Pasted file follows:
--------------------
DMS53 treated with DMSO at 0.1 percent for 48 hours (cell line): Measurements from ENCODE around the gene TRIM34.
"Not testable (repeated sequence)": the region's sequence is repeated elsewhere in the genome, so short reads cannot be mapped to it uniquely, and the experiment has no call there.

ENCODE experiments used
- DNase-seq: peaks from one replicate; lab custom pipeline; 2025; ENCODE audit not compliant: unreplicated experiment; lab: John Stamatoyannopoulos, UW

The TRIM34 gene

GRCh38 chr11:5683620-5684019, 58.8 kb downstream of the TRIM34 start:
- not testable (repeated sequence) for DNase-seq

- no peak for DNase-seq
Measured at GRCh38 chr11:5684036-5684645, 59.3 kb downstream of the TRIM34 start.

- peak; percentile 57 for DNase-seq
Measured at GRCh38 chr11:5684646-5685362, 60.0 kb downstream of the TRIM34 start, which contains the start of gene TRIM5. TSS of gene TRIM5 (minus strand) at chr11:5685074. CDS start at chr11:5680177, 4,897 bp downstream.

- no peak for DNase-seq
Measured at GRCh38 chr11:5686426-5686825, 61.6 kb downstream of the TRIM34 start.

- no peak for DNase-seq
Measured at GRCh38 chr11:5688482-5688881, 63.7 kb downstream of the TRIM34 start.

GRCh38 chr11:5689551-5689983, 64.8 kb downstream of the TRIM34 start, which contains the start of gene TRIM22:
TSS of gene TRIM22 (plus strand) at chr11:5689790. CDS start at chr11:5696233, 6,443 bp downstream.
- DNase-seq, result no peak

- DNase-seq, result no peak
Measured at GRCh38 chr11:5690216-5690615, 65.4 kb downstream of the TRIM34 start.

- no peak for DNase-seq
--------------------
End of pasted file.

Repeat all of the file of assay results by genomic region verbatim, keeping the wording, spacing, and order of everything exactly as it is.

DMS53 treated with DMSO at 0.1 percent for 48 hours (cell line): Measurements from ENCODE around the gene TRIM34.
"Not testable (repeated sequence)": the region's sequence is repeated elsewhere in the genome, so short reads cannot be mapped to it uniquely, and the experiment has no call there.

ENCODE experiments used
- DNase-seq: peaks from one replicate; lab custom pipeline; 2025; ENCODE audit not compliant: unreplicated experiment; lab: John Stamatoyannopoulos, UW

The TRIM34 gene

GRCh38 chr11:5683620-5684019, 58.8 kb downstream of the TRIM34 start:
- not testable (repeated sequence) for DNase-seq

- no peak for DNase-seq
Measured at GRCh38 chr11:5684036-5684645, 59.3 kb downstream of the TRIM34 start.

- peak; percentile 57 for DNase-seq
Measured at GRCh38 chr11:5684646-5685362, 60.0 kb downstream of the TRIM34 start, which contains the start of gene TRIM5. TSS of gene TRIM5 (minus strand) at chr11:5685074. CDS start at chr11:5680177, 4,897 bp downstream.

- no peak for DNase-seq
Measured at GRCh38 chr11:5686426-5686825, 61.6 kb downstream of the TRIM34 start.

- no peak for DNase-seq
Measured at GRCh38 chr11:5688482-5688881, 63.7 kb downstream of the TRIM34 start.

GRCh38 chr11:5689551-5689983, 64.8 kb downstream of the TRIM34 start, which contains the start of gene TRIM22:
TSS of gene TRIM22 (plus strand) at chr11:5689790. CDS start at chr11:5696233, 6,443 bp downstream.
- DNase-seq, result no peak

- DNase-seq, result no peak
Measured at GRCh38 chr11:5690216-5690615, 65.4 kb downstream of the TRIM34 start.

- no peak for DNase-seq